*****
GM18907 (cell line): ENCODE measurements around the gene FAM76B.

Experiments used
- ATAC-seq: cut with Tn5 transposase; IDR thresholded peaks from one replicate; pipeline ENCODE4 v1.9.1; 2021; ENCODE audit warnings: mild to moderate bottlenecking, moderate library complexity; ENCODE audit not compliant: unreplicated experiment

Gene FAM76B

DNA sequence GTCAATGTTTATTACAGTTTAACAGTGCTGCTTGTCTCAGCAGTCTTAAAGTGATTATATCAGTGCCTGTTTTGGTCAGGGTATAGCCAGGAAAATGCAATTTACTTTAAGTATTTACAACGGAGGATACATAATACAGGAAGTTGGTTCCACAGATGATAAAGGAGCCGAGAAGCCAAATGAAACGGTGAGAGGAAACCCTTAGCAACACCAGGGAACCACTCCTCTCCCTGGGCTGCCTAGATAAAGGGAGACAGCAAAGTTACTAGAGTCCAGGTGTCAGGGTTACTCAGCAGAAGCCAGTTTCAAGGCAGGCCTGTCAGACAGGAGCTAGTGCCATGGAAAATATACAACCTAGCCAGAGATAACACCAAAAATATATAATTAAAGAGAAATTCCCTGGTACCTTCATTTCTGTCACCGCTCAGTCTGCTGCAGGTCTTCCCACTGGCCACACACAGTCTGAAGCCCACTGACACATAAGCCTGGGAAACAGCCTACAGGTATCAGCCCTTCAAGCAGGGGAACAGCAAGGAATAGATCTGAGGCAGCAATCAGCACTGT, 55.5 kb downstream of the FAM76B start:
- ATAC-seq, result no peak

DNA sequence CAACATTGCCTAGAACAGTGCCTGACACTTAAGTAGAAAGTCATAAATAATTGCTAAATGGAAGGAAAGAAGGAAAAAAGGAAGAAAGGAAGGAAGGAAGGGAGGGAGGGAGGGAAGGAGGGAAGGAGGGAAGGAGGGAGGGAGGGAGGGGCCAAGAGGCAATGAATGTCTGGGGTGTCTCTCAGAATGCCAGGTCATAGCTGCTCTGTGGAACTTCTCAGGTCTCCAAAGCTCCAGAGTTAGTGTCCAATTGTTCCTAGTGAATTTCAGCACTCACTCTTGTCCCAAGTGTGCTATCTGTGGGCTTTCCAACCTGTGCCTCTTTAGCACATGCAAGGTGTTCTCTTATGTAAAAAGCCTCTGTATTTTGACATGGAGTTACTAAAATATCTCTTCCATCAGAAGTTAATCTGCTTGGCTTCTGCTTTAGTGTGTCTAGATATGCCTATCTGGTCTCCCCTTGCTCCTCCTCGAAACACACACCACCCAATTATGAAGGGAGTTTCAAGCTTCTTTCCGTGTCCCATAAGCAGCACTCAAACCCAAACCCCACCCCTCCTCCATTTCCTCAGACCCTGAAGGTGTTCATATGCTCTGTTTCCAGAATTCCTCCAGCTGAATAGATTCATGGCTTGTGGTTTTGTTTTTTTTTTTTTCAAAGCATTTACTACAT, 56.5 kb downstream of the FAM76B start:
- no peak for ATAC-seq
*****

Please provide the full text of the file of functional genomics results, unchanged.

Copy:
GM18907 (cell line): ENCODE measurements around the gene FAM76B.

Experiments used
- ATAC-seq: cut with Tn5 transposase; IDR thresholded peaks from one replicate; pipeline ENCODE4 v1.9.1; 2021; ENCODE audit warnings: mild to moderate bottlenecking, moderate library complexity; ENCODE audit not compliant: unreplicated experiment

Gene FAM76B

DNA sequence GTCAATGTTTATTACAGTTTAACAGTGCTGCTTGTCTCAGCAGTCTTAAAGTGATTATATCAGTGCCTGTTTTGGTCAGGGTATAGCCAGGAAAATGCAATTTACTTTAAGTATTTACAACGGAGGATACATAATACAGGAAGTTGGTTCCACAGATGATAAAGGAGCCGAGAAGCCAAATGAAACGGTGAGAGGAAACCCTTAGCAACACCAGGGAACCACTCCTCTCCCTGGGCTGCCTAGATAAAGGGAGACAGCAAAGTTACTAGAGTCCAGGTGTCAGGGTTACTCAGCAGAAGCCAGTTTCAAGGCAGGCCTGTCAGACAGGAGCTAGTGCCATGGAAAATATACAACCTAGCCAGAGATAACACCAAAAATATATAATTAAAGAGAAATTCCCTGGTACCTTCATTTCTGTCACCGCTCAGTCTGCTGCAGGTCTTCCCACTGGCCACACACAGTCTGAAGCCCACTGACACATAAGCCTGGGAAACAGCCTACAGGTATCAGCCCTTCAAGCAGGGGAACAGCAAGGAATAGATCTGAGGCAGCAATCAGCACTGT, 55.5 kb downstream of the FAM76B start:
- ATAC-seq, result no peak

DNA sequence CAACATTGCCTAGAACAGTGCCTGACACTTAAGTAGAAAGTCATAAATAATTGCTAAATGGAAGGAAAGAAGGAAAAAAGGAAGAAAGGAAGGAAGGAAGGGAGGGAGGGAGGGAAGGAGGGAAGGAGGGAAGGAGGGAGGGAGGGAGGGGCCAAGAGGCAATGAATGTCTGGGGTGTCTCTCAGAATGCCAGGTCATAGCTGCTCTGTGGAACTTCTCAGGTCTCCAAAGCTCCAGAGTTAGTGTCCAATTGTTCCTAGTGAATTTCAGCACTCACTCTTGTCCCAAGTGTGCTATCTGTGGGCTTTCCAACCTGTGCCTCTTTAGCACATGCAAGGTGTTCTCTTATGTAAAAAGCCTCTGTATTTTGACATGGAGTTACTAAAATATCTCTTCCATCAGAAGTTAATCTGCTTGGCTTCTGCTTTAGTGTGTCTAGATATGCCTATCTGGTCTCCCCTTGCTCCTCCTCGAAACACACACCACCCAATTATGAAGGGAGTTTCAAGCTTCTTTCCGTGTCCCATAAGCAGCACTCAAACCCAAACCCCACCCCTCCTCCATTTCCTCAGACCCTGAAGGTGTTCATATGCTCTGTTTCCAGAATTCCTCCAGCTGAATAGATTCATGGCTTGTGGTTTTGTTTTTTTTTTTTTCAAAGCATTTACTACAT, 56.5 kb downstream of the FAM76B start:
- no peak for ATAC-seq